Tea & Vintage Jewelry In the Style Of Treasures from The Guild Shop

Resale, Consignment and Thrifting create a Bazaar of treasures and vignettes of fashion and decor that have a history, fun to explore.   See what The Guild Shop has in store for you to create your special space and find those statement pieces.

Each week, this blog will display different vignettes, mood boards and interviews to give you inspiration and curiosity to know more and what we have at The Guild Shop. Some of these pieces in the photos are from my own collection, bought at the Guild Shop, and some are still available at the shop this week—but maybe not next—so pop in and see us!

Could your teapot be at The MET

Teapots from around the world was a big exhibit last year at the Metropolitan Museum of Art in New York.  Teapots tell a history of countries such as the United States, China, England, Japan and Malaysia.  Tea is a big export for many developing nations and has become even more popular in the last 20 years in the United States with the coffee chains and local cafes popping up.  The romance of grabbing a cuppa is back and is synonymous with socializing, intellect and just relaxing.  Teapots can be collected and admired, used for tea, décor and often I like to use mine to hold flowers. 

This silver-plated teapot was shiny when I bought it, but now it is oxidizing and turning different colors.  I love this as it allows me to add color and history to my table.  Often you can find markings on the bottom to tell you which company made it, if it’s old, new, reproduction or an original.  Similar to jewelry and fashion, teapots can be made in the “style of,” which means they may not be the original, but were made to look like it.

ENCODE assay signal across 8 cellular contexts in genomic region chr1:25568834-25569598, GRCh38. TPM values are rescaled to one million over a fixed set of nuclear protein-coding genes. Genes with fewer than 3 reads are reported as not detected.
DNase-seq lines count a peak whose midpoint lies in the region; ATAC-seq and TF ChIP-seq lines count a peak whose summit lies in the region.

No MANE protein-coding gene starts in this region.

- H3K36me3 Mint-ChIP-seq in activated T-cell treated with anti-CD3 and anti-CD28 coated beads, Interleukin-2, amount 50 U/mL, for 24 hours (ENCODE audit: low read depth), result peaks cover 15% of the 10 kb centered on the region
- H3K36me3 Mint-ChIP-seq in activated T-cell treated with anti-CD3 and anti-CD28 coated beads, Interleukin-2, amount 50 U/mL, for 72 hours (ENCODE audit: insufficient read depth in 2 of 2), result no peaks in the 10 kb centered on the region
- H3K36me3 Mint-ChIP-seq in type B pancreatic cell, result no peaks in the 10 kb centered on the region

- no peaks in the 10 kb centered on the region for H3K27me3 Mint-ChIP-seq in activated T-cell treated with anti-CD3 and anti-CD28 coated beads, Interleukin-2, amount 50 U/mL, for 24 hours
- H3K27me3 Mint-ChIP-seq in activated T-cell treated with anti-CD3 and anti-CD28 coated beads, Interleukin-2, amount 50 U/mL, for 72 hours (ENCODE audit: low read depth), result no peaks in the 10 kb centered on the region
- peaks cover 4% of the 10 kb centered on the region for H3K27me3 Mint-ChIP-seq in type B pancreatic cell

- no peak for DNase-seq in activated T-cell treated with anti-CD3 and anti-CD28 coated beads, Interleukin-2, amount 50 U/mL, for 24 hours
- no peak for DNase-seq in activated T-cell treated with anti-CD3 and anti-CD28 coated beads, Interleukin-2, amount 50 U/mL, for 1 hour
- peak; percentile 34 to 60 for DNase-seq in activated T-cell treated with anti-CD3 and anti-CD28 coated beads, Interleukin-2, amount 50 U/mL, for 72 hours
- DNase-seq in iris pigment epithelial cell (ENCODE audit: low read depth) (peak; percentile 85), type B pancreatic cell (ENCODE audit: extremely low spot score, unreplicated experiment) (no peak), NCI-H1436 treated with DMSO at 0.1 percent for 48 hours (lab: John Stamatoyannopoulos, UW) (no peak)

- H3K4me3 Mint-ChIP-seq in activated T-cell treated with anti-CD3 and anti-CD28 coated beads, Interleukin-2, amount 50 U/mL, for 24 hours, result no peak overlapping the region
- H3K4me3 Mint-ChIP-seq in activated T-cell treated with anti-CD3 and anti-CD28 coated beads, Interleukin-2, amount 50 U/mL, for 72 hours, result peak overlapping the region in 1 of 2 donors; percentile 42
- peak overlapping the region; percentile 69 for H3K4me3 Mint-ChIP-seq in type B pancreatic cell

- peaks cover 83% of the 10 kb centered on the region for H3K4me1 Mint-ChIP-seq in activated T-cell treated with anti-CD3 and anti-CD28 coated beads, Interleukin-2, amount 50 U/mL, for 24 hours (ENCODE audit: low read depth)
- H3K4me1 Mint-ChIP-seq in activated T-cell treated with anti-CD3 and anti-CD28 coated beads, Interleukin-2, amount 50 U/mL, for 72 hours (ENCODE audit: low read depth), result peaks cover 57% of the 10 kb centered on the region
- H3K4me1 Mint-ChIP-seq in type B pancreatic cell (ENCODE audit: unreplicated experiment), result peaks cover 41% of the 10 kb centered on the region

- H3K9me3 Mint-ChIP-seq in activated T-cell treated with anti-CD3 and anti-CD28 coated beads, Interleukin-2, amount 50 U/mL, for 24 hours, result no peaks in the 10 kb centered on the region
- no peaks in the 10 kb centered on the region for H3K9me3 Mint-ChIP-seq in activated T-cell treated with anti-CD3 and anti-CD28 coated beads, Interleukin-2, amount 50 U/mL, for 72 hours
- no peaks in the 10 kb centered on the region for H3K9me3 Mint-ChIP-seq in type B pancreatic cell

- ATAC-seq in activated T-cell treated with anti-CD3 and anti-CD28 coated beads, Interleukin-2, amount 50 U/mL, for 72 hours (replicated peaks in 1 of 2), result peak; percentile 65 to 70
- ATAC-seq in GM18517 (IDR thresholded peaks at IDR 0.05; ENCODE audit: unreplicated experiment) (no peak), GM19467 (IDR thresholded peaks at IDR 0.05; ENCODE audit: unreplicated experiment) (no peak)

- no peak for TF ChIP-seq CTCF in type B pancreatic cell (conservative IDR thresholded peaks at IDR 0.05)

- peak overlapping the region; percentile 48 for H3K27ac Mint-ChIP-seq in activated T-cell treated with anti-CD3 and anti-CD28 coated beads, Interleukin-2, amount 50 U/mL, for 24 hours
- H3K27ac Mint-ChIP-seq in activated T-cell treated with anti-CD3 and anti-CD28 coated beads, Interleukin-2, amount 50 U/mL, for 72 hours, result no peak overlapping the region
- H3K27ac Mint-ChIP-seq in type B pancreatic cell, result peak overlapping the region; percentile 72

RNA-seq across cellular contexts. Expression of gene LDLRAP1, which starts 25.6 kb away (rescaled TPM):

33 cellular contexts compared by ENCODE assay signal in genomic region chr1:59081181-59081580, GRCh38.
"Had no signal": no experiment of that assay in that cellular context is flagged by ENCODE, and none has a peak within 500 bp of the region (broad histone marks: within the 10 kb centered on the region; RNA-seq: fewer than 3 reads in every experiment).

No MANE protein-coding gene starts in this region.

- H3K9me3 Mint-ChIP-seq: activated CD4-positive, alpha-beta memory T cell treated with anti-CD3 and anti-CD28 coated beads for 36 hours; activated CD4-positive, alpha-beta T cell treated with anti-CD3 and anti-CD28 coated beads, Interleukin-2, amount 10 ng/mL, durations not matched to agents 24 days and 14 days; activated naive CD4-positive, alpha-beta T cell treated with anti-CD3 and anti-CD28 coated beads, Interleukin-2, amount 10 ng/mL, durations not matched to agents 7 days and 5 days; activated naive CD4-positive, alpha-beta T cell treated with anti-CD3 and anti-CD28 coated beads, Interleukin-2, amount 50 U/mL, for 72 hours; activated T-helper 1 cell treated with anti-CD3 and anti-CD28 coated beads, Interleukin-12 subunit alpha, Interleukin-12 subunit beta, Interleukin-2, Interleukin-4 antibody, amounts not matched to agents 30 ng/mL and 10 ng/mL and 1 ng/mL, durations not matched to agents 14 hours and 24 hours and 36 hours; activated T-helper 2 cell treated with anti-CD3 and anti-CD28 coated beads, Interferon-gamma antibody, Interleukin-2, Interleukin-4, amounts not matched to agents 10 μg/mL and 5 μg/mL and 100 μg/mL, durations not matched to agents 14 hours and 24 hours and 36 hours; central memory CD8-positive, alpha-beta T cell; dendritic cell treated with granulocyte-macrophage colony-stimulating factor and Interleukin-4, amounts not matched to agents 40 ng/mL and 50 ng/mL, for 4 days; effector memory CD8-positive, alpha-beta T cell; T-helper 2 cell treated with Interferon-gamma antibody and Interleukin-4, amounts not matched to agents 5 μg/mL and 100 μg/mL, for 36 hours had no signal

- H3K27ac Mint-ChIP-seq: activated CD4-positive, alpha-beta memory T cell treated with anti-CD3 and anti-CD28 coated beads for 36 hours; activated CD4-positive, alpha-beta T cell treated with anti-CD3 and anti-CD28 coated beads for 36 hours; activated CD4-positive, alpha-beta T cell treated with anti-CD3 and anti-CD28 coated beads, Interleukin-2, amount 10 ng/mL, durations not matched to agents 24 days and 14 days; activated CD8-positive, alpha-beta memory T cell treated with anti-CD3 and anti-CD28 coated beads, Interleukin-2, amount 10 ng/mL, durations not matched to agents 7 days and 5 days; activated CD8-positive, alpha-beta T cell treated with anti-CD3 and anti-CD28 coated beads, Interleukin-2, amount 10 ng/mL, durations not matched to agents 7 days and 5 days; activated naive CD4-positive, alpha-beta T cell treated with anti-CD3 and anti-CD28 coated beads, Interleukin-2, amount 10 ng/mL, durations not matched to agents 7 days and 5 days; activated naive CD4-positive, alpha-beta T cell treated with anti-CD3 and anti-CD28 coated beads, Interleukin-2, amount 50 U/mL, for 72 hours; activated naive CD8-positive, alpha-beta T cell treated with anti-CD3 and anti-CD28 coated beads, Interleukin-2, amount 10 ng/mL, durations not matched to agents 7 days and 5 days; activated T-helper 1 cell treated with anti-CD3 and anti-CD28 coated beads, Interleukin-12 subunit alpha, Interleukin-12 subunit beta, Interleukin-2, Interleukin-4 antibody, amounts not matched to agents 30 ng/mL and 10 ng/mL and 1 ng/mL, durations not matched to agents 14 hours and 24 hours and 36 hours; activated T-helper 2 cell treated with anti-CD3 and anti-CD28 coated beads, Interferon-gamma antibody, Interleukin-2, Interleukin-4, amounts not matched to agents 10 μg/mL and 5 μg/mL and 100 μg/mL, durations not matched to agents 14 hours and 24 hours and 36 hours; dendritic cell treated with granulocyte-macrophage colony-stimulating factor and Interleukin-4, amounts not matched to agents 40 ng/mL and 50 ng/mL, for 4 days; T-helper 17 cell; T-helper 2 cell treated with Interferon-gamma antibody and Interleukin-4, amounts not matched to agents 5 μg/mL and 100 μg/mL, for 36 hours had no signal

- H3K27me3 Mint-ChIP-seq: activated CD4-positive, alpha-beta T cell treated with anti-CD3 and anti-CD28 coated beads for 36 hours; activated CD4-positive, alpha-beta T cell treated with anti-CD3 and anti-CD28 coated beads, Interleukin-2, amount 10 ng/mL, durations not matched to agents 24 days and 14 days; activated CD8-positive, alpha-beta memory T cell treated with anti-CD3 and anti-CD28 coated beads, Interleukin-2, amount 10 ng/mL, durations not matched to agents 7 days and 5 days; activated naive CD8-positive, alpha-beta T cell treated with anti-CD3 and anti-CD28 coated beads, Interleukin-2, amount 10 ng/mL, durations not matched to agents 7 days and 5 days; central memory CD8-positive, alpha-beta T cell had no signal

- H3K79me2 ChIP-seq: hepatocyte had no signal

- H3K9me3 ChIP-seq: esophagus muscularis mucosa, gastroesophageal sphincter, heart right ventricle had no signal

In the Style Of Something Wonderful

My wonderful found treasure of a Miriam Haskell bracelet is an original and the flower earrings are in the style of Haskell, bought at the Guild Shop last year.  Together they look like a perfect pairing of times past somewhere between fashions of the 1930s to the early 1960s.  I found my first Haskell piece 22 years ago for $14, in a small-town gas station/vintage store.  I had no idea what I had purchased, until several years later I was at an evening event and a woman complimented me on my necklace.  After that I did a little research and found that Haskell’s jewelry was popular with Lucille Ball, Joan Crawford and the Duchess of Windsor.  Her pieces were considered “costume jewelry,” as she didn’t use gems, but instead used painted glass pearls and fine details to make each item a conversation piece.  These vintage pieces are wonderful to collect, but like real pearls, don’t mix well with perfume or other jewelry as they are fragile and scratch easily.  I love to collect them as it feels like I’m collecting a bit of Hollywood-meets-New York-meets the Royals!

May you find your treasure,


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